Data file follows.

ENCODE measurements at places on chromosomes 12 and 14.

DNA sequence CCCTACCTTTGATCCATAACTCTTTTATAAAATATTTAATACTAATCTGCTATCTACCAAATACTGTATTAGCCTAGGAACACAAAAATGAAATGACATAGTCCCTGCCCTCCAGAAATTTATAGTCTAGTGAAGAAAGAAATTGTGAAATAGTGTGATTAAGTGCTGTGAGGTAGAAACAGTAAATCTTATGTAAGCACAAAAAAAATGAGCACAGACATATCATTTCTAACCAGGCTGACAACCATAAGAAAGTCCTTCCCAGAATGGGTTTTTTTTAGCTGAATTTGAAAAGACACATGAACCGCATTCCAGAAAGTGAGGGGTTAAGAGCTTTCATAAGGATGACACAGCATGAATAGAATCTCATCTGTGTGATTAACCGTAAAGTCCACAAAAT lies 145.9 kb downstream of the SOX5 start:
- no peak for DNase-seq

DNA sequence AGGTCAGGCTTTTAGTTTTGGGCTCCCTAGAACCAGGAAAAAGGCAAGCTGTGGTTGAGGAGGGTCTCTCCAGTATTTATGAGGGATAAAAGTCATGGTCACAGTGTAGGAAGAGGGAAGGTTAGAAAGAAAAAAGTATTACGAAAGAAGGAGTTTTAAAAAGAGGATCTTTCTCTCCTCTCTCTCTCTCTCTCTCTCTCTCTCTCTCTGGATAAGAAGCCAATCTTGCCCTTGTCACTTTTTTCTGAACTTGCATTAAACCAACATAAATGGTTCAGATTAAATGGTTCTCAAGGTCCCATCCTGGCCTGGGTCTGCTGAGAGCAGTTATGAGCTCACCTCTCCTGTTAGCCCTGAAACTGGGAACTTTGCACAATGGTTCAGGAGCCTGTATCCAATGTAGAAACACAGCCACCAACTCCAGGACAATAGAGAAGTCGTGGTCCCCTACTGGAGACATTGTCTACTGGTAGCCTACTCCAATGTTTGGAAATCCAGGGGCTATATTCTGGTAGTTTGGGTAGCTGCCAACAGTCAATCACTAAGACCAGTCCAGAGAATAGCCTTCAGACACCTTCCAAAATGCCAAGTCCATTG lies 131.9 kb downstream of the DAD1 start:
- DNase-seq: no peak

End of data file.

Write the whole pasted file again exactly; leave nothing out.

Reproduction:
ENCODE measurements at places on chromosomes 12 and 14.

DNA sequence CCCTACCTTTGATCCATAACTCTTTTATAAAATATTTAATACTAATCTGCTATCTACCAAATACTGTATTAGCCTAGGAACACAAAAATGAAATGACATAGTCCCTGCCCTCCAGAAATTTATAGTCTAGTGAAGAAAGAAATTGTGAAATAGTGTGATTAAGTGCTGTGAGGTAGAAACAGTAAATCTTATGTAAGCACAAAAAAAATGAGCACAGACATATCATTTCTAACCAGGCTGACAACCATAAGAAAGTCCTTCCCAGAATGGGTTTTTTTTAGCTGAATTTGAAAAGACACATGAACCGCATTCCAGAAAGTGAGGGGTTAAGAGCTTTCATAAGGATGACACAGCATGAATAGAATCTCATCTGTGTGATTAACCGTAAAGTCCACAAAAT lies 145.9 kb downstream of the SOX5 start:
- no peak for DNase-seq

DNA sequence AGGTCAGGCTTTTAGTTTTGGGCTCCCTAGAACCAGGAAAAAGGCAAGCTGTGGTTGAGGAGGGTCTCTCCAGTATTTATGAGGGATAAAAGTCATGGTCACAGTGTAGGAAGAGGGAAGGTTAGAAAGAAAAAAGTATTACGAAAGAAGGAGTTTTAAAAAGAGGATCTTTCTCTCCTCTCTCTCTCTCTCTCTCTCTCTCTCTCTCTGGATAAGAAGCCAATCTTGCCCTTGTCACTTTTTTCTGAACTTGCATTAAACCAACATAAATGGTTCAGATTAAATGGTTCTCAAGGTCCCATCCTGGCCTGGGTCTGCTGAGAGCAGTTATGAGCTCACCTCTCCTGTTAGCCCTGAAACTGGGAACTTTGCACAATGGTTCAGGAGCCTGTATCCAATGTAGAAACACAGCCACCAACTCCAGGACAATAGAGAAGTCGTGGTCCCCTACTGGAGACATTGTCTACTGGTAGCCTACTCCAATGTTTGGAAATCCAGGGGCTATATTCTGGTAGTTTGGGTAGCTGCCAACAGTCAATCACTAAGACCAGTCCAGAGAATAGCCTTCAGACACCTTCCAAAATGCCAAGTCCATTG lies 131.9 kb downstream of the DAD1 start:
- DNase-seq: no peak